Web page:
27 November is World Atopic Dermatitis Day, dedicated to a skin disease that affects more and more people worldwide every day.
Also known as atopic eczema, this chronic inflammatory skin disease affects adults and children. It appears during the first few years of life and its evolution varies.
The symptoms of atopic dermatitis are red or brown patches, dry, cracked or scaly skin, recurrent flare-ups of the eczema and, worst of all, intense itching, particularly at night. In babies, eczema normally shows itself as small swollen areas on the cheeks.
What causes it? No one knows exactly, though it’s usually more frequent in people whose parents also have it. Flare-ups can also be triggered by the cold, using synthetic fabrics, sharp temperature changes, aggressive detergents, dust and spending a long time in the bath.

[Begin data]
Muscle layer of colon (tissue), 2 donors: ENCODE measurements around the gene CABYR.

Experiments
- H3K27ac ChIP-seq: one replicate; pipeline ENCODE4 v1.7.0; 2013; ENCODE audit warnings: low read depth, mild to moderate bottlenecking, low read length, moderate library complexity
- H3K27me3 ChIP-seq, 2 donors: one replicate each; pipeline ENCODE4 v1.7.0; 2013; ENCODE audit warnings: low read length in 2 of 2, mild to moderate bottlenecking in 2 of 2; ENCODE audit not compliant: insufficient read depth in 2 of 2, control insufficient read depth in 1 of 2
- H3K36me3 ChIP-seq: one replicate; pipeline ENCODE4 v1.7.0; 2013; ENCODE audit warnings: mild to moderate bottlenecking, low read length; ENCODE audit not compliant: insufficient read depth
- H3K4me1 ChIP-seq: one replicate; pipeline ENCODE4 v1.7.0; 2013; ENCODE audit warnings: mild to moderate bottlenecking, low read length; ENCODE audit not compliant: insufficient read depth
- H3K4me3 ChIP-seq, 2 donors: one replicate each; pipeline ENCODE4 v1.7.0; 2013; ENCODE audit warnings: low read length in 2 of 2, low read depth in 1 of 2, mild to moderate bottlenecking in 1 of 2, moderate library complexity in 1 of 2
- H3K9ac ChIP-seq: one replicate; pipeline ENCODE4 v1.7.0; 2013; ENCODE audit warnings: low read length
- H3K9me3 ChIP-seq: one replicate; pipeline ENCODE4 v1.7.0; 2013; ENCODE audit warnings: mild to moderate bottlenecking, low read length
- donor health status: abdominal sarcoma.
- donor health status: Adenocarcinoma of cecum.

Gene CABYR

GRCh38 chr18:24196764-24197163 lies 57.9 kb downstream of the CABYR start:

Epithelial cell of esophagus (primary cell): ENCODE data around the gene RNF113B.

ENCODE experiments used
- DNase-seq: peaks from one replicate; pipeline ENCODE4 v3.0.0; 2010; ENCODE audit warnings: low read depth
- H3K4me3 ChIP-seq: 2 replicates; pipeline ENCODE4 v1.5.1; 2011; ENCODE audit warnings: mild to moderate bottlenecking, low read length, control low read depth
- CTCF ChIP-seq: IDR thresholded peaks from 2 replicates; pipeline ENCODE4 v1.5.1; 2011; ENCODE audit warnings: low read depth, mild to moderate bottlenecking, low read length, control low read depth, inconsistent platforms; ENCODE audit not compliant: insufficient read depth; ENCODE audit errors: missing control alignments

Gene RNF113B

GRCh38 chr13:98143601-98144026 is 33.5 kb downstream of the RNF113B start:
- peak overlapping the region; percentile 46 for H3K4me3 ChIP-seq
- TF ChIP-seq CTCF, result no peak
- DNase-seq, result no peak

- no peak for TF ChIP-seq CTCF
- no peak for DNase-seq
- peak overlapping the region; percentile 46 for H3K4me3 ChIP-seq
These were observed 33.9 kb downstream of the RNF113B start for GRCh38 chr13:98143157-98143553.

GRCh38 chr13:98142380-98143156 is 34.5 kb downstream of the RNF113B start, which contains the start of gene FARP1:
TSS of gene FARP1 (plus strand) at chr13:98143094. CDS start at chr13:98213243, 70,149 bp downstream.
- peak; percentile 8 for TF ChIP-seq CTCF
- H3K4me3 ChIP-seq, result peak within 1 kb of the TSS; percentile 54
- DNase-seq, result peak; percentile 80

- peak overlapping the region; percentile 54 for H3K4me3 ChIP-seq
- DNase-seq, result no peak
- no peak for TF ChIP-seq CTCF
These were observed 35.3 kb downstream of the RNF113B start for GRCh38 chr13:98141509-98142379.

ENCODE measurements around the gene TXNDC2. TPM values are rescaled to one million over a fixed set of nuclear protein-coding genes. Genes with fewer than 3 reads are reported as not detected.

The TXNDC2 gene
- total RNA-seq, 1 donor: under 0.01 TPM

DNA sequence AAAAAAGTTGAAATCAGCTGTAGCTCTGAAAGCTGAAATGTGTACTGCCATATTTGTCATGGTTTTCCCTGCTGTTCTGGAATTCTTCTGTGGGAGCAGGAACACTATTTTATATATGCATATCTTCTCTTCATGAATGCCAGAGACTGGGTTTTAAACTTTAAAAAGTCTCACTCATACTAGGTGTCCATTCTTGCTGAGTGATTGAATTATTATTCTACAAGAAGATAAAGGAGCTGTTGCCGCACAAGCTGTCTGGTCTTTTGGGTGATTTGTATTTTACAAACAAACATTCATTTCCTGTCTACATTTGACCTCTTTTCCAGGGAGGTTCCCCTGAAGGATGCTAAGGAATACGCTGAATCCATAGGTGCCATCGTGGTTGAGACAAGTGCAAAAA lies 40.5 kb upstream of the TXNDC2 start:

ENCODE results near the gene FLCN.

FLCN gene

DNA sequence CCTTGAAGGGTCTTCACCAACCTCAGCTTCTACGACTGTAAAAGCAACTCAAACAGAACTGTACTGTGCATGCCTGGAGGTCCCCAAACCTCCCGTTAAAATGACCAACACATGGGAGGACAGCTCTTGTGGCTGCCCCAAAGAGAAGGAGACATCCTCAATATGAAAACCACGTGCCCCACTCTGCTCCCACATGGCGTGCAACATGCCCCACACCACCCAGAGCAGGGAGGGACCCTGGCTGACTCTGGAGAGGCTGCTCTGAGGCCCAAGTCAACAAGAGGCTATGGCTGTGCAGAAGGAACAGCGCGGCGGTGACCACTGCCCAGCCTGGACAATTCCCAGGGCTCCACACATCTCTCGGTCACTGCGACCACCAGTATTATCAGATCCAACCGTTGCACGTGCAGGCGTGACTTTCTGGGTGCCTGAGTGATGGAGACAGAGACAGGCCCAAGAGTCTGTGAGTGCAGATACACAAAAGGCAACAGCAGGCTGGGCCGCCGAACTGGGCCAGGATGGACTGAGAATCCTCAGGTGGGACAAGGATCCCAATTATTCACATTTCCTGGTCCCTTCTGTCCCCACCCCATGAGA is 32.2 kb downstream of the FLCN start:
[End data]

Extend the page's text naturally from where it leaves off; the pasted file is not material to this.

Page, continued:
Good personal hygiene stops the skin from being contaminated with bacteria, but baths should be short, with warm (not hot) water, and you should use mild soap for atopic skin. Once finished, dry yourself off, but without rubbing.
Are creams good or bad? It’s very important to keep your skin well hydrated when it’s healthy. But if you have a flare-up, it has to be treated. That means, when you get a flare-up, you shouldn’t apply moisturising creams, but you should apply creams to treat it (normally, corticosteroids).
Despite that, you have to think beyond treatment and work to prevent flare-ups. That’s why it’s so important to know if you have this disease. People often confuse it with dry skin, which complicates subsequent treatment, once the disease has progressed. Like most diseases, early diagnosis is fundamental.
To finish with some good news: proper treatment can control the disease, and increase the patient’s quality of life to 100%.
So, as you’re well aware, if in doubt, go to the doctor. As they always say: “prevention is better than cure!”